Football taken from him, Sturdivant enters the real world

semerson@macon.comFebruary 26, 2012 

ATHENS -- Trinton Sturdivant does not sound sad. Nor does he sound like a man who curses his fate or who wonders why it happened to him not once, but three times.

He just sounds like a man ready for a job. He sounds like most new college graduates with finance degrees looking for a chance.

“Hopefully I’ll find a job, but it’s been very difficult,” Sturdivant said.

But this is not your average story of a finance major trying to find work. This is a story about a man who was expected to make millions doing something else -- playing football.

The NFL combine is taking place right now, and seven of Sturdivant’s former teammates are there showing off their talents. Others already are in the pros or will be down the line.

There was a day when Sturdivant was setting up to be the best prospect of them all. He was seen as a left tackle who could protect the blind side of NFL quarterbacks for years.

But fate, in the form of a freak set of injuries, had other ideas. Sturdivant is not at the NFL combine. He has given up on his football career. Instead he’s in Atlanta, pursuing a career in finance, while dabbling in volleyball and acting.

“I try not to think about it, because the only emotions that I could get from that are negative emotions,” he said. “I’m an extremely positive person, and I don’t like to be weighed down with anything that’s negative. So I try not to actually focus on things that deal with me and what I could have done.”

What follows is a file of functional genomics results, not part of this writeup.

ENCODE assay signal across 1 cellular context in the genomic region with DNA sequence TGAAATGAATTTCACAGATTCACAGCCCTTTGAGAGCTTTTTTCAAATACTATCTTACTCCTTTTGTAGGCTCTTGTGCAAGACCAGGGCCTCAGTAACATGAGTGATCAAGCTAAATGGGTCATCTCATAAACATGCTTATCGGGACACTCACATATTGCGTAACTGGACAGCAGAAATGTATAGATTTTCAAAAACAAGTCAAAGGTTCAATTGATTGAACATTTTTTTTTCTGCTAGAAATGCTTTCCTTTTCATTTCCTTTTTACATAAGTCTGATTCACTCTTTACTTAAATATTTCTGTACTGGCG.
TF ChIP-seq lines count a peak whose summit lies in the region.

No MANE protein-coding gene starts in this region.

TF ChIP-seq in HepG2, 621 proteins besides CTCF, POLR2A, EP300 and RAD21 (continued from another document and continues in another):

There are plenty of “what could have been” stories in the history of Georgia football. They usually revolve around wasted talents, players who couldn’t cut it because of off-field issues. But Sturdivant is a different case.

He was the first true freshman to start at left tackle for Georgia in nearly 20 years. He started every game in 2007 and was named a freshman All-American. He was on a path for greater things and perhaps leaving early for NFL glory.

The first knee injury occurred shortly after, causing him to miss the 2008 season. He worked his way back and earned back his starting spot for the 2009 season. But in a cruel twist, he tore the ACL in the same left knee in the season opener at Oklahoma State, and he missed the rest of that season.

“It just makes you sick,” head coach Mark Richt said at the time.

So Sturdivant returned to the rehab room and made it back in 2010, first coming off the bench and then, as the knee regained strength, making seven starts. He was expected to be one of the team’s starting tackles in 2011.

“There aren’t many that have gone through what he’s gone through and come out of it as well as he has,” Richt said in December of 2010.

And then a few months later, during a spring scrimmage at Sanford Stadium, Sturdivant tore his ACL again -- but in his right knee this time.

For a time, Sturdivant was still leaving the door open for a return to football. He spent the football season rehabbing his knees, watching Bulldogs practices as he jogged on a cardio machine. He even accompanied the team to the Outback Bowl.